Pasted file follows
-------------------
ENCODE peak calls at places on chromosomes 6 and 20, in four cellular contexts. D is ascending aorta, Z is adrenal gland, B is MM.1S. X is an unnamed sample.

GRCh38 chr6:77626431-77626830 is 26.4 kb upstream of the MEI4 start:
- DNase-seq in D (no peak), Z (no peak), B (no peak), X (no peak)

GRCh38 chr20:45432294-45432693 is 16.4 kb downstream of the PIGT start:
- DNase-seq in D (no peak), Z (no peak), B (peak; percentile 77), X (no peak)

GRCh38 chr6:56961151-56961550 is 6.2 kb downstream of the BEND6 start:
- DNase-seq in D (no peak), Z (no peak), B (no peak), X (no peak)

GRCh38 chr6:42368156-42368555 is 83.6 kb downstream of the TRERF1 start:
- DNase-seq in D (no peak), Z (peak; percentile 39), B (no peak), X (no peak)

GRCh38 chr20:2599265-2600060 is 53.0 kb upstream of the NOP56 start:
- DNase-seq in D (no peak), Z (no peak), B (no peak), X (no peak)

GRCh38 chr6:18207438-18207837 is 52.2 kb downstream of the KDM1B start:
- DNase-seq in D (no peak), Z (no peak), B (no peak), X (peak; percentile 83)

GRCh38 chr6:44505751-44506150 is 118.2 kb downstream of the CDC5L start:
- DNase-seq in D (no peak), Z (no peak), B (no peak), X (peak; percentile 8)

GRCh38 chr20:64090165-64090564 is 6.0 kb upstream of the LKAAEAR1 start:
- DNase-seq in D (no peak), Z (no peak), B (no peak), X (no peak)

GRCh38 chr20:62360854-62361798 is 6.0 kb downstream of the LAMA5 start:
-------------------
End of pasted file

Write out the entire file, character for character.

ENCODE peak calls at places on chromosomes 6 and 20, in four cellular contexts. D is ascending aorta, Z is adrenal gland, B is MM.1S. X is an unnamed sample.

GRCh38 chr6:77626431-77626830 is 26.4 kb upstream of the MEI4 start:
- DNase-seq in D (no peak), Z (no peak), B (no peak), X (no peak)

GRCh38 chr20:45432294-45432693 is 16.4 kb downstream of the PIGT start:
- DNase-seq in D (no peak), Z (no peak), B (peak; percentile 77), X (no peak)

GRCh38 chr6:56961151-56961550 is 6.2 kb downstream of the BEND6 start:
- DNase-seq in D (no peak), Z (no peak), B (no peak), X (no peak)

GRCh38 chr6:42368156-42368555 is 83.6 kb downstream of the TRERF1 start:
- DNase-seq in D (no peak), Z (peak; percentile 39), B (no peak), X (no peak)

GRCh38 chr20:2599265-2600060 is 53.0 kb upstream of the NOP56 start:
- DNase-seq in D (no peak), Z (no peak), B (no peak), X (no peak)

GRCh38 chr6:18207438-18207837 is 52.2 kb downstream of the KDM1B start:
- DNase-seq in D (no peak), Z (no peak), B (no peak), X (peak; percentile 83)

GRCh38 chr6:44505751-44506150 is 118.2 kb downstream of the CDC5L start:
- DNase-seq in D (no peak), Z (no peak), B (no peak), X (peak; percentile 8)

GRCh38 chr20:64090165-64090564 is 6.0 kb upstream of the LKAAEAR1 start:
- DNase-seq in D (no peak), Z (no peak), B (no peak), X (no peak)

GRCh38 chr20:62360854-62361798 is 6.0 kb downstream of the LAMA5 start: